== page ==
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Briefing: The problem with reinserting Bahrain GP this season
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Briefing: The problem with reinserting Bahrain GP this season
Posted By: James Allen  |  19 May 2011   |  6:37 pm GMT  |  107 comments

Another story to break today is the growing energy behind trying to run the postponed Bahrain Grand Prix on October 30, with India moving to the last race of the season on December 4.


It’s fair to say that the teams feel uneasy about this for several reasons. First the moral question, with the obvious difficulties of walking into a highly political situation and endorsing an event which is a creation of the ruling regime. Some are more troubled by this than others.

There is a security issue for the teams and drivers, but they would be likely to be well protected. However there are many hundreds of other F1 insiders who stay in very modest accommodation in the city’s back streets and who would be far harder to protect.

The ruling regime would like to put the race on to show that they are back in control, but faced with a determined opposition, there surely would be a significant risk of that impression being undermined by protest and problems at a time when the world’s attention would be on the country with F1 in residence. So it could be counterproductive.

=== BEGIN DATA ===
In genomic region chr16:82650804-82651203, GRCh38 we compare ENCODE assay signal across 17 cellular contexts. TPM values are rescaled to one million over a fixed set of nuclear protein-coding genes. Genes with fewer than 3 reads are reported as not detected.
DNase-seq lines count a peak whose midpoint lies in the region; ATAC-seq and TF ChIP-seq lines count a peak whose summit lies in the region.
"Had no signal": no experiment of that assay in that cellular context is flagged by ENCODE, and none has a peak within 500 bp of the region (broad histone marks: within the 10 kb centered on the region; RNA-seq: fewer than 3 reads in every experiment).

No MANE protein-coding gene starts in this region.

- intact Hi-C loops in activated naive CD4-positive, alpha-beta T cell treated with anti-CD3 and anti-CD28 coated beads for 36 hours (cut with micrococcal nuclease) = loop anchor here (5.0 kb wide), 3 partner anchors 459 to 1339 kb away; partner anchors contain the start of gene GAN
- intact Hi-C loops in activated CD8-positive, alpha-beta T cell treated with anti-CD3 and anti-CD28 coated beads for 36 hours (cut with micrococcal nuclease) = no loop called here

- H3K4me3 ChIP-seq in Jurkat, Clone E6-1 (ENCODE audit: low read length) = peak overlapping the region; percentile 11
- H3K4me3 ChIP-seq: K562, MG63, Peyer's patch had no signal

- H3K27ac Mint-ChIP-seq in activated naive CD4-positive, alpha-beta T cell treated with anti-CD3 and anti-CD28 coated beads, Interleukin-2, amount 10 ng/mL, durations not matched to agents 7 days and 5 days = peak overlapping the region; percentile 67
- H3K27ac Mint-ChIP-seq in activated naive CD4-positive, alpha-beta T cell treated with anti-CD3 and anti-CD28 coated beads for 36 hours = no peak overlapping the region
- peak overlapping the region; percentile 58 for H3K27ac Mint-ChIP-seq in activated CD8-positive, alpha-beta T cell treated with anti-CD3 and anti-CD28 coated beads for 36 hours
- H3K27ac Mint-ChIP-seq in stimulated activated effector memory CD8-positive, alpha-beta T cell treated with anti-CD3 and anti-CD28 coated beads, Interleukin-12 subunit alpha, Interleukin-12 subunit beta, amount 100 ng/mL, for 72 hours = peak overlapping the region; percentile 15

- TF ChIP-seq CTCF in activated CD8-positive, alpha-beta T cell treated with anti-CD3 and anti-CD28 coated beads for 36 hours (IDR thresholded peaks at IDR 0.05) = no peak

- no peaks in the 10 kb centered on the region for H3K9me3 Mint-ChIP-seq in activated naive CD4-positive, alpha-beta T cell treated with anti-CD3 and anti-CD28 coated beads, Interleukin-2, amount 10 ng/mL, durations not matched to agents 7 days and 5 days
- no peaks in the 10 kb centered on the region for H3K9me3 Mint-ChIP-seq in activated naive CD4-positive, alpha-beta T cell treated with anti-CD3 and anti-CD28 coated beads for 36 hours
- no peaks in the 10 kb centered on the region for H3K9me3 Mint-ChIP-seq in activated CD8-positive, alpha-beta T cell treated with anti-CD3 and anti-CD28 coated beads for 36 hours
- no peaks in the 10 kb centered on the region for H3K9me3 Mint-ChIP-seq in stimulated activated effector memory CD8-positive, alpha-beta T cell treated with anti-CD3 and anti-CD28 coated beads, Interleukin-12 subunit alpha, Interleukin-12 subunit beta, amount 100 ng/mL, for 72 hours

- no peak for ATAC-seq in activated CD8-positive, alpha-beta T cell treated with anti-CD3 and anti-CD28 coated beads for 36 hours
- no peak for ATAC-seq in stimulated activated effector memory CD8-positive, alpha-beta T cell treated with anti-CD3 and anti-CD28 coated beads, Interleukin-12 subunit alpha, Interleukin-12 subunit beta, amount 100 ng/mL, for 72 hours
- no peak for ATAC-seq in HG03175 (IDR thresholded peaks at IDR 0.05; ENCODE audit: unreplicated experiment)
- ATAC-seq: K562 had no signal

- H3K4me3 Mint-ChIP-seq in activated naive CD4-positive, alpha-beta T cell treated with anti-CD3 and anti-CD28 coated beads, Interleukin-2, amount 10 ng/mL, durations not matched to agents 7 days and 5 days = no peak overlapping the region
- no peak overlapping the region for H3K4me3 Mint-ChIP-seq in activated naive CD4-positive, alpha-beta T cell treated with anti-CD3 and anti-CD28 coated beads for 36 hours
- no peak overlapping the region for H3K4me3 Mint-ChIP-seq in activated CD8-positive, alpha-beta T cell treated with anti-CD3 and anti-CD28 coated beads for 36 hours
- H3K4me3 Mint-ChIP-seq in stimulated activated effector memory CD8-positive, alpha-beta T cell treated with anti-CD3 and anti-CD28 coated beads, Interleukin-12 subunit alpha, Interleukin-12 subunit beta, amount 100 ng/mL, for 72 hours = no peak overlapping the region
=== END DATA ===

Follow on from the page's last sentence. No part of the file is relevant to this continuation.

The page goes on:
Representatives of the Grand Prix were in Turkey last week, reassuring teams and personnel that the situation is under control, despite media coverage to the contrary.

Insurance is also a problem, which will need to be carefully considered as, for example, the UK Foreign Office is still advising against non-essential travel to the country.

The teams are also concerned with the idea of a race taking place in December. Most of them have been flat out since January building the 2011 cars, then testing them then racing them over an already record-length race season. To run to December, which would compress the winter, puts quite a strain on them and their families.

The reason India would be pushed back is two fold: to give them a little more time to get the new circuit finished, (not that it’s appearing to be a drama at the moment, like Korea was last year) and also to tie Bahrain to the Abu Dhabi race from a logistical and travel point of view. The Young Guns test would take place after the Abu Dhabi race.